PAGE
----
In the last 10 years Portlandâ€™s street car has had a budding revival and has begun to spread across the metropolitan area again. Included in the 1988 Central City Plan, the new street car was developed to connect Good Samaritan Hospital to Portland State University. The west side street car did not have its first rider until 2001. The route was strategically sent through the rapidly growing Pearl District and has since continued down to the South Waterfront and is soon to open new routes on the east side. The streetcar shuffles around Portlandians quite nicely and because of this it stimulates growth immensely. The streetcar acts like an irrigation system for urban growth, between 2001 and 2008 nearly two thirds of Central Portlandâ€™s development has happened adjacent to the streetcar lines. In development most sites utilize around 40% of their floor area ratio (FAR), Those along the street car have utilized over 90%. The Pearl District holds an interesting mix of residential and commercial space and much of it is concentrated along the street car line between Burnside and Marshall. This stretch of line holds a large amount of mixed use properties as on Hawthorne but in a much larger scale.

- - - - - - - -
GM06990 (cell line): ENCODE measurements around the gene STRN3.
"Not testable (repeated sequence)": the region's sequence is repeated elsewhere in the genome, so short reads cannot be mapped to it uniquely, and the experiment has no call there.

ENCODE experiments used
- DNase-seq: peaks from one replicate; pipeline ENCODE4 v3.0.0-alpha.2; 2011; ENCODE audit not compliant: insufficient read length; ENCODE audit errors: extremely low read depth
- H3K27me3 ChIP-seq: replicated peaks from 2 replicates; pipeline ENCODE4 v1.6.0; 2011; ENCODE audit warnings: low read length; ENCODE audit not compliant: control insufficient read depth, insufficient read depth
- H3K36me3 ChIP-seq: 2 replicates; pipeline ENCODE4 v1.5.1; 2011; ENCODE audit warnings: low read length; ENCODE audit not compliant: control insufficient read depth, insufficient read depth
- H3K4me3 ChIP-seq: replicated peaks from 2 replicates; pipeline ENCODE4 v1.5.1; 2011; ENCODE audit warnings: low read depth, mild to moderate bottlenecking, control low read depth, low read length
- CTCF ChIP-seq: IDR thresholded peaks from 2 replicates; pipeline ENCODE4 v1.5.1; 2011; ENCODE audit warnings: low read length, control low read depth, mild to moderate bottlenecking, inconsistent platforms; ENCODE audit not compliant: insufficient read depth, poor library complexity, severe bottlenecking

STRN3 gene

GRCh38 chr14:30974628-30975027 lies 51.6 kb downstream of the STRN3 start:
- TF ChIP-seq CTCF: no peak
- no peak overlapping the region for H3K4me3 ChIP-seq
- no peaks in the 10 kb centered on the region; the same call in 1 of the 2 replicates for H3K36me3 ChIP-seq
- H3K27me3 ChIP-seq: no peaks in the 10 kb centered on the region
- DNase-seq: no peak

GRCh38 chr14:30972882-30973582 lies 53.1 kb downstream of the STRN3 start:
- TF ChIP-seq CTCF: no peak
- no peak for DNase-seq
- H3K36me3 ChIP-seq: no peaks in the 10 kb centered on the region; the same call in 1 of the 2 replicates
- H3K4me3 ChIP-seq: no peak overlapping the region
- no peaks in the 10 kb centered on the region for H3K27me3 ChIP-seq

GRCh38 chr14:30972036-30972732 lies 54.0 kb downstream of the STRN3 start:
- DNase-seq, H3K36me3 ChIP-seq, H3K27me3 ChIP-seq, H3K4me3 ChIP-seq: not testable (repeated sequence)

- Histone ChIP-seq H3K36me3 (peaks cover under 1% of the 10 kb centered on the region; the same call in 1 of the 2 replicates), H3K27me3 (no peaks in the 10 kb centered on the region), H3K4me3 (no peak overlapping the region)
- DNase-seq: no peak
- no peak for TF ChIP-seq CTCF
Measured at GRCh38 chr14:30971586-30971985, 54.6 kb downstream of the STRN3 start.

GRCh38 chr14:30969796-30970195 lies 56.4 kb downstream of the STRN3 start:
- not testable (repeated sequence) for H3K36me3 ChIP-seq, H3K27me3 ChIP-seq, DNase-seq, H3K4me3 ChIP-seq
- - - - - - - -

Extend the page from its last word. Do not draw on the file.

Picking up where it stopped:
The Pearl picked up where Hawthorne left off, and ran away. The ideas of these two street car neighborhoods are rooted in the same place but because of timing, funding, and public support have gone two different directions.
The Pearl has embraced high rise condominiums and national retailers. The commercial businesses benefited immensely from the street car. The owner and founder of Portland’s Powell’s City of Books Michael Powell once claimed that he did a study and in 2001 counted 3 pedestrians per hour and in 2008 counted over 900 per hour. He admits that the street car was an important factor in this and is why he is such a strong supporter of Portland’s streetcar initiative.
Powell’s is a local favorite and a landmark of Portland but many of the stores you find here can be found in upscale malls and mold The Pearl’s “elite” image. For many The Pearl is a place to go window shopping, the high price points and expensive eateries create an exclusivity and really only cater to those from the neighborhood and the suburbs.